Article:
I am surprised that Georgina Ferry should be shocked that the protein-making ‘words’ in our genome only comprise about 1.5% of it, albeit there are 100,000 human proteins for them to encode. To call the other 88.5% ‘junk DNA’ seems to ignore the fact that I am not (nor is anyone else) just an amorphous blob of protein. We have hair at one end and toe-nails at the other, and an unimaginably complex array of tissues and organs in between, all arranged in their proper places so as to function as a whole.

So, somewhere in that 88.5% there must be genes for hair and toe-nails, arms and legs, brain (with its 80 billion or so cells), spleen, heart and everything else. That is, the proteins have to be given a very precise three-dimensional order, not just an existence. The shocking thing is that that can be done with so few genes, and that the forming body usually comes out in full working order, in spite of the myriad ways it could go wrong.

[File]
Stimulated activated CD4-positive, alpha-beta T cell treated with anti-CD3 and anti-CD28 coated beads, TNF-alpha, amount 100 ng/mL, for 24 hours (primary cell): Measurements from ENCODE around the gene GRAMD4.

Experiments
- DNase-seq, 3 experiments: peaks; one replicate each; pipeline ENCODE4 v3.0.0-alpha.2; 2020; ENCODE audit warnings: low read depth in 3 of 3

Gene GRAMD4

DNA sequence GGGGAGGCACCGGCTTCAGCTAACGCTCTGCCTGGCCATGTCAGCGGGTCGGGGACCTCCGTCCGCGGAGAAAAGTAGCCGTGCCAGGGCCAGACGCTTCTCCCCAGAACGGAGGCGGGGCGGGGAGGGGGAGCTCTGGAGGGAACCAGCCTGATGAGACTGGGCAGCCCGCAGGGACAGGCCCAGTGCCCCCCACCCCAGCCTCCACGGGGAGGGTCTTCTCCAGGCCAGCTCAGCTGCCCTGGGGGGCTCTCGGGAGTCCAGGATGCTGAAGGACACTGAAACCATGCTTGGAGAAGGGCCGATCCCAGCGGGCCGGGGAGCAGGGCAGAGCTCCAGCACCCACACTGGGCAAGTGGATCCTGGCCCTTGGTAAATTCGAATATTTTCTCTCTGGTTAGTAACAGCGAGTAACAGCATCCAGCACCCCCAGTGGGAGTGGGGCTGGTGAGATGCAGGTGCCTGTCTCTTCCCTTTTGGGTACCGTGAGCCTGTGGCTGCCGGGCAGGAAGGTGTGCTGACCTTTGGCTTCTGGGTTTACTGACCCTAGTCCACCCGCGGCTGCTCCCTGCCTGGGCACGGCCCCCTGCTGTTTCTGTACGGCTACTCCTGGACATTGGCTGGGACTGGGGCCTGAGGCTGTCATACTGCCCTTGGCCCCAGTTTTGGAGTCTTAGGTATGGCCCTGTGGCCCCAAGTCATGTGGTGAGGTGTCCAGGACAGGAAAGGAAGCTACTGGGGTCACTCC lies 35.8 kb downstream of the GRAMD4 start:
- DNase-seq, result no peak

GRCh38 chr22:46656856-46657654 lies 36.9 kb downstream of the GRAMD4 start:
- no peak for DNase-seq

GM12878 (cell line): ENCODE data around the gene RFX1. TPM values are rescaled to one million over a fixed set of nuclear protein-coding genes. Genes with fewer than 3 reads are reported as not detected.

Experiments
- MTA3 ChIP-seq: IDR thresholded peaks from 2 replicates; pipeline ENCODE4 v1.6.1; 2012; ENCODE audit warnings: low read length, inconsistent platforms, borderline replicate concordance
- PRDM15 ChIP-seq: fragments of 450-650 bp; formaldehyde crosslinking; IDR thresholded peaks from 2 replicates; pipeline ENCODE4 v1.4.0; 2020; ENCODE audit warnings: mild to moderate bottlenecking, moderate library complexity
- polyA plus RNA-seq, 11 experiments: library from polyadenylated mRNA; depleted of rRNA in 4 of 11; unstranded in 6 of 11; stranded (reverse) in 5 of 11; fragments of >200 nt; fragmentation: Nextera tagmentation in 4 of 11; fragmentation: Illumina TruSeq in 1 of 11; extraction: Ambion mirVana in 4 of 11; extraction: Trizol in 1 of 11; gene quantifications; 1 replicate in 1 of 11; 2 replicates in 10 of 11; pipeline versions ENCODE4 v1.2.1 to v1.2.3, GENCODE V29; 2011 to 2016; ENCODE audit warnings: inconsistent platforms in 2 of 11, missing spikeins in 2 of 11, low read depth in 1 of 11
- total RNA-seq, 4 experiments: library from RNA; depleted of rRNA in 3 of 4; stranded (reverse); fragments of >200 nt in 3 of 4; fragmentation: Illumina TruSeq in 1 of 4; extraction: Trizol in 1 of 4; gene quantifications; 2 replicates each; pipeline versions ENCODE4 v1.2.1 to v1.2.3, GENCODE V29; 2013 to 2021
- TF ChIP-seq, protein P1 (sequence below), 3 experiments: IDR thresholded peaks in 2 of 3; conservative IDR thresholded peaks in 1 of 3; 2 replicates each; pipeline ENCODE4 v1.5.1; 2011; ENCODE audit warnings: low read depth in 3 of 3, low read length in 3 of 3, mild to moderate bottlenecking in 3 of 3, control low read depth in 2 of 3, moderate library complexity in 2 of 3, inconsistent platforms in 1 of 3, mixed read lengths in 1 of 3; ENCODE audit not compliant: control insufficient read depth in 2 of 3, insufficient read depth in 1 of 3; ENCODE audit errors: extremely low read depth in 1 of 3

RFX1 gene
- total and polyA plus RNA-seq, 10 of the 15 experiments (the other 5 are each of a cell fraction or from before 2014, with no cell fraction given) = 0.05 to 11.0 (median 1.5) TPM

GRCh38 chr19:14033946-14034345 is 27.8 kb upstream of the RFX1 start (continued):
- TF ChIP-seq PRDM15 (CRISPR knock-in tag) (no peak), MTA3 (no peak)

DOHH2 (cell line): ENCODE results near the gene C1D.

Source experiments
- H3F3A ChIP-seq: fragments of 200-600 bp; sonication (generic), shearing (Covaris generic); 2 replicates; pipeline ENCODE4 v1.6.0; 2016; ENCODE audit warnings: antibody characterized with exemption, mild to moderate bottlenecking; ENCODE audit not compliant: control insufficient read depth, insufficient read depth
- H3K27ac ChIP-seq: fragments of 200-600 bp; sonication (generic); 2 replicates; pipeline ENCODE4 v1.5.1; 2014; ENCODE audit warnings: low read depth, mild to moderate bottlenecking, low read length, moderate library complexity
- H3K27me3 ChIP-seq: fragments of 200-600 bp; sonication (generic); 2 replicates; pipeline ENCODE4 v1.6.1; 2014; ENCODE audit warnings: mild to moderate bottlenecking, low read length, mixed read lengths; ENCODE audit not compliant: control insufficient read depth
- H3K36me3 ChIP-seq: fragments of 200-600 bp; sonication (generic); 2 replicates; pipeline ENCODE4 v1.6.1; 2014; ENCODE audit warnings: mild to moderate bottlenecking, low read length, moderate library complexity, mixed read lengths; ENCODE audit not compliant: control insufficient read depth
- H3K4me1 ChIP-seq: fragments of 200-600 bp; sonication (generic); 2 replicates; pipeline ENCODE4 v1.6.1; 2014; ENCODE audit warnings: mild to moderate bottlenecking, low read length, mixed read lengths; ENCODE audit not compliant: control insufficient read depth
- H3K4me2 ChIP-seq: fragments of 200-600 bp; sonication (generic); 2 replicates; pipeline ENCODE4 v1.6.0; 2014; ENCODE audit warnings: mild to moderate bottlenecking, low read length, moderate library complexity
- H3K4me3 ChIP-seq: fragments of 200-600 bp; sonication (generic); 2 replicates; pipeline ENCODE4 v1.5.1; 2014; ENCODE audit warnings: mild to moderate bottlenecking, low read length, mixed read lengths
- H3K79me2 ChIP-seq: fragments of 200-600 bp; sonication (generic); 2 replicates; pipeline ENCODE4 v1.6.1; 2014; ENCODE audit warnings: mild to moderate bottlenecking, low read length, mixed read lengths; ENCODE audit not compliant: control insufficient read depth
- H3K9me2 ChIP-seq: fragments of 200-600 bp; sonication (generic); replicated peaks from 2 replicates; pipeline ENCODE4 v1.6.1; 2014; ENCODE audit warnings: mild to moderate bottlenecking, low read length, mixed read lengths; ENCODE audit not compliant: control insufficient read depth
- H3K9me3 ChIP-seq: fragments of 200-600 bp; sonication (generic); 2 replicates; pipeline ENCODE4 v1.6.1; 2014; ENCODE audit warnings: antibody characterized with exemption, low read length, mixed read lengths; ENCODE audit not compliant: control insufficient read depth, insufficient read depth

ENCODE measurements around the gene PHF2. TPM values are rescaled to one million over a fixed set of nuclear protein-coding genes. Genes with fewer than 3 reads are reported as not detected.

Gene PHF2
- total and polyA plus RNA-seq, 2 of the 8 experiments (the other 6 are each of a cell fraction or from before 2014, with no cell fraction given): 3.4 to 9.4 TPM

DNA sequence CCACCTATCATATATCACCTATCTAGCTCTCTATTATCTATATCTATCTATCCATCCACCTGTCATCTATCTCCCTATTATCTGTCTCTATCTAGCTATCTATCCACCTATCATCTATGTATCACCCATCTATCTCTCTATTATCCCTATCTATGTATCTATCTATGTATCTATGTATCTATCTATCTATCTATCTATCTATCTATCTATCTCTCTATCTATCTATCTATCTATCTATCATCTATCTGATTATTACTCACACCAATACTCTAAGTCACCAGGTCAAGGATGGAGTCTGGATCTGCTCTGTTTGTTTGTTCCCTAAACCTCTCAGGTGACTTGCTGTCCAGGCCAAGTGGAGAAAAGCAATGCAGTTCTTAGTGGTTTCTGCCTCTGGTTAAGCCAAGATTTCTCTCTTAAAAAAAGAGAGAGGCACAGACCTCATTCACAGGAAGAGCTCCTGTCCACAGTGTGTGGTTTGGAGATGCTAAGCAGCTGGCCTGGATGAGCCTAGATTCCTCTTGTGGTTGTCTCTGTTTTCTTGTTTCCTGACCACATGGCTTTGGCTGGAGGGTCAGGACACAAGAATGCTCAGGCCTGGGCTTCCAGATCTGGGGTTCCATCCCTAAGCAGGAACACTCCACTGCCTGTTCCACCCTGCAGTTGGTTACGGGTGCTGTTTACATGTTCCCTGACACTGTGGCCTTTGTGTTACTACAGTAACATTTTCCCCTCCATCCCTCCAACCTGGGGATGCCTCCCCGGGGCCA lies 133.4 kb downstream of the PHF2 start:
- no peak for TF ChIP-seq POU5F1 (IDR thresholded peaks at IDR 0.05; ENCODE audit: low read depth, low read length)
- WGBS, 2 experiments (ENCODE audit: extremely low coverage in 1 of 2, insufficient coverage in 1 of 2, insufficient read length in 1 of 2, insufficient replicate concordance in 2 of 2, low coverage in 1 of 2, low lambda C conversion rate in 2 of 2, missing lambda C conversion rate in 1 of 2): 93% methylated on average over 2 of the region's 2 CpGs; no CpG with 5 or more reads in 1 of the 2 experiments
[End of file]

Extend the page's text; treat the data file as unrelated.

Ferry's article is full of interest, and is not the only one in which structure is ignored while composition is accounted for. I have read many others with the same apparent blind spot. The specification of bricks and pipes is a small part of an architect’s job: the main part is indicating how they are to be put together to make a building.

Alasdair Livingston
Merton, 1947